Book review: Parker’s Will Precedents – Ninth edition

 In Book Reviews for Private Client practitioners, Wills

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Published by Bloomsbury Professional (Hardback)

Purpose

The last edition of this book was brought out in 2014 since when we have had quite significant changes in this area of law. The current editors are Richard Dew (whose second edition this is) and Leon Pickering (whose first edition this is). Book review

Their aim was to bring the work up to date in a time of unclear legislative climate due to the current economic and political uncertainty while being keen, they say, not to damage the elegance and simplicity of the precedents or the quality of the commentary. They have in particular included new sections on the residence nil rate band and flexible life interest trusts and rewritten the chapter on the EU Succession Regulation.

Content

The book contains commentary as well as precedents for Will drafting and would be useful for someone new to will drafting as well as a quick reference point for an experienced practitioner on a particular point. For example, it includes commentary on matters such as the intestacy rules, claims under the Inheritance (Provision for Family and Dependants) Act 1975, taking Will instructions and Inheritance Tax mitigation. There is a very detailed checklist provided for taking Will instructions too.

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With the previous edition the precedents were also available on a separate CD – Rom which came with the book. This time the book explains that instead, the precedents can be downloaded electronically, individually or in whole with the use of a password which is provided. This appeared to work when I tried it.

Structure & Layout

The book comprises 34 chapters compared with 32 in the previous edition. Most comprise commentary followed by the relevant precedents.

There are a couple of initial chapters covering general matters and about five chapters just containing entire Will precedents  for different classes of people e.g. single adults or married couples/civil partners with or without children.

The other chapters all contain commentary on a particular aspect followed by the associated precedents. The structure is logical and in the order we would expect when drafting a Will, starting with the initial matters such as opening and revocation, mutual Wills, foreign Wills, funeral wishes and appointment of executors and trustees before moving onto specific gifts of different types of assets, different types of beneficiaries, such as disabled or minors and then onto trusts, powers of trustees and inheritance tax and so on.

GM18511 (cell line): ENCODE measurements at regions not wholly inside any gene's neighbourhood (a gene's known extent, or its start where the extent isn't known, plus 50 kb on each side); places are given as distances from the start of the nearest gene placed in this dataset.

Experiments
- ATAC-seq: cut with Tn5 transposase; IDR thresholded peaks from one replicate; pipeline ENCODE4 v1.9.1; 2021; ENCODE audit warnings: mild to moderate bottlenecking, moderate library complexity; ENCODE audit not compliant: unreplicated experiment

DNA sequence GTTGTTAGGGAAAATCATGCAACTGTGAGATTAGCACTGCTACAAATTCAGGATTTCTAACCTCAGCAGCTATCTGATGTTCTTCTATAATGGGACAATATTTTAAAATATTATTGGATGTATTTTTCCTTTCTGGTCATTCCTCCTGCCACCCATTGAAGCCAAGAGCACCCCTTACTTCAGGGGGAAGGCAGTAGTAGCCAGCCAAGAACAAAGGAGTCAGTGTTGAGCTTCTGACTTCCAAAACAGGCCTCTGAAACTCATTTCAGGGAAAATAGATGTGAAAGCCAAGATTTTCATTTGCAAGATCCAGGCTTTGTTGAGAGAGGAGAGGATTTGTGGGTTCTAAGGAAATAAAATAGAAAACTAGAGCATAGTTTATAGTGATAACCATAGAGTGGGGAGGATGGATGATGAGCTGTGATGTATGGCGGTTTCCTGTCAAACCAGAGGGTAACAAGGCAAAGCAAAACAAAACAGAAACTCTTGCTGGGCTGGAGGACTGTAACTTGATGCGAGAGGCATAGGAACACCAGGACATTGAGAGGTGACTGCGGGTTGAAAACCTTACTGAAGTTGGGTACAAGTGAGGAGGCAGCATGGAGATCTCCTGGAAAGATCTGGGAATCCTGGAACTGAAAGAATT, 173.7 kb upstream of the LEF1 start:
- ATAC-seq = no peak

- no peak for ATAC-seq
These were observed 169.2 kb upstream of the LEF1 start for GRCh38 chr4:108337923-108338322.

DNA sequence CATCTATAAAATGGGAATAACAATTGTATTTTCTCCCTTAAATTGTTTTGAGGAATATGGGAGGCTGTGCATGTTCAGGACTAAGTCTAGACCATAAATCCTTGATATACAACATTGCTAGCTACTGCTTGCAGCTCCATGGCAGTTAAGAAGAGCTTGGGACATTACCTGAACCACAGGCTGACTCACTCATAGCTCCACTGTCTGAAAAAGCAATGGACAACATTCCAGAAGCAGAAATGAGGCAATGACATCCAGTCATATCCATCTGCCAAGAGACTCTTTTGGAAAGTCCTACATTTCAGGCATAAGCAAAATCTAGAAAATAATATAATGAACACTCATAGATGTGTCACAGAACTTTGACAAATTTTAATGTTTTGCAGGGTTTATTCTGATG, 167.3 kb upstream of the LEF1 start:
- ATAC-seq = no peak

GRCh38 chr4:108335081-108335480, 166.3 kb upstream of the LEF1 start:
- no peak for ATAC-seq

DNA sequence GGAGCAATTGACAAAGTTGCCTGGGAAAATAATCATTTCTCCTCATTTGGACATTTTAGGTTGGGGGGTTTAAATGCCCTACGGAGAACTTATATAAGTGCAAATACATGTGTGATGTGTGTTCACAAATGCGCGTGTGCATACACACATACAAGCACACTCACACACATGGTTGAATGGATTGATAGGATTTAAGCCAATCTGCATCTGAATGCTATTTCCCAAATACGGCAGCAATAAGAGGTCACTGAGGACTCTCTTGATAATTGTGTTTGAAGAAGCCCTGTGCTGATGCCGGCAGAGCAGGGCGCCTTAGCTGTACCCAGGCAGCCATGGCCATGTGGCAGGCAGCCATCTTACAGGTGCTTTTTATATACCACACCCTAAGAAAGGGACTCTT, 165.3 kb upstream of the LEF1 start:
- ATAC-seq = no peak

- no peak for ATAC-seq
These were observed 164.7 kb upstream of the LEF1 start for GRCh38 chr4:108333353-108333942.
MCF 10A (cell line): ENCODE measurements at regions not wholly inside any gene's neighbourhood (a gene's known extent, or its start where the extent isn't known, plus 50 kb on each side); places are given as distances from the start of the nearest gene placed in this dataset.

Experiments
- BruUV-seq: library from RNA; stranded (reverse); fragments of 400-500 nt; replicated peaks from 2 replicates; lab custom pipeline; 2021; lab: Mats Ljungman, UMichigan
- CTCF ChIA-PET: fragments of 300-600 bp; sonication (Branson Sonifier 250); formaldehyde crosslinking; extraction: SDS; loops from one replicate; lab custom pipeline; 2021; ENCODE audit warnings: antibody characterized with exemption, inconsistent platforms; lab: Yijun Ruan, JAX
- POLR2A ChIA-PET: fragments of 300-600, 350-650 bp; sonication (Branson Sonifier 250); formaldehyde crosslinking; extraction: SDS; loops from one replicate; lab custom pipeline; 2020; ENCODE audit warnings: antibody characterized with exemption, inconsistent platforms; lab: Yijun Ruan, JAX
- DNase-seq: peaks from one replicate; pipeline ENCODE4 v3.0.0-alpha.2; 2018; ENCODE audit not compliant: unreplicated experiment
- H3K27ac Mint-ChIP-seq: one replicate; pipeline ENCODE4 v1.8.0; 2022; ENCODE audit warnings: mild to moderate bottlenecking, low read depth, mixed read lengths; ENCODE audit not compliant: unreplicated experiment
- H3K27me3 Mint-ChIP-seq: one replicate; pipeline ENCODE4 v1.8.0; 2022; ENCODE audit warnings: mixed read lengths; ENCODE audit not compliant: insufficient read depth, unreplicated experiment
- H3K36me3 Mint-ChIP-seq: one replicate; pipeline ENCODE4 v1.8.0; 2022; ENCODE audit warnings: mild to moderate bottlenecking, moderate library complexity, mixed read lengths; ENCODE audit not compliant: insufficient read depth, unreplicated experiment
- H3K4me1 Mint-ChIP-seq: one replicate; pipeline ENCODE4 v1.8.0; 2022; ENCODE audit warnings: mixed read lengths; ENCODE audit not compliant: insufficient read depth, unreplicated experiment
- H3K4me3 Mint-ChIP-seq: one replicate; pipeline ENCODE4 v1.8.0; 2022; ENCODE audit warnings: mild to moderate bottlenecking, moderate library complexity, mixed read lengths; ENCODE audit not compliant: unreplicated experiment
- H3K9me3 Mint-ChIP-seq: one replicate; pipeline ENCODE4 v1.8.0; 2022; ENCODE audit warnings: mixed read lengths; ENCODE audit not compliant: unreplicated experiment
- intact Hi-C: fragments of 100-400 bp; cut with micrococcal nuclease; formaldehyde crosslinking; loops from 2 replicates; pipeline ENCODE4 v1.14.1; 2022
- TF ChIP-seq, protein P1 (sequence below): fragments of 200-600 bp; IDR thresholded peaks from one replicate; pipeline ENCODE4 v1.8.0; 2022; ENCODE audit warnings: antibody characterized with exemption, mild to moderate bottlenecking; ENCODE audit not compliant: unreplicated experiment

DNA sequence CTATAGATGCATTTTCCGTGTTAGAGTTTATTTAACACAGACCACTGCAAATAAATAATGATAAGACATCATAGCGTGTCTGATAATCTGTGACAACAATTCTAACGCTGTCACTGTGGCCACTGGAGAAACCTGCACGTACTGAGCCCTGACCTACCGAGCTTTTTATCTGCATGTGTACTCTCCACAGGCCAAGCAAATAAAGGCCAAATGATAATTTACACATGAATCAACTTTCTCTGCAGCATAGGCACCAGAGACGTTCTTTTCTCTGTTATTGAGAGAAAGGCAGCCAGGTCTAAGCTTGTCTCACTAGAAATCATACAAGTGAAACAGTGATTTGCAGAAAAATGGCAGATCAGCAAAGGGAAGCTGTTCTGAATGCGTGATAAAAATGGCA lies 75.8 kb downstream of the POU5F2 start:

It includes a chapter and precedents on disclaimer and deeds of variation and a chapter giving various precedent letters to use when writing to your client (such as ones to explain a discretionary trust and a life interest trust and how to properly execute a Will). It also contains a promissory note, notice of severance and deed to appoint out of a discretionary trust within 2 years of death. It is a pity the editors have not included for completeness a letter of wishes to trustees of a discretionary trust or any very helpful letter to explain the reasons why an individual has not been included as a beneficiary in the circumstances of an anticipated possible Inheritance (Provision for Family and Dependants) Act claim.

There is also a helpful chapter on digital assets.

The Appendix is useful as it contains extracts of legislation which the practitioner may need to refer to frequently, for example, for trustees’ powers and also includes the wording of the new Inheritance Tax Act 1984 Sections 8A to 8M covering the transferable and residence nil rate bands.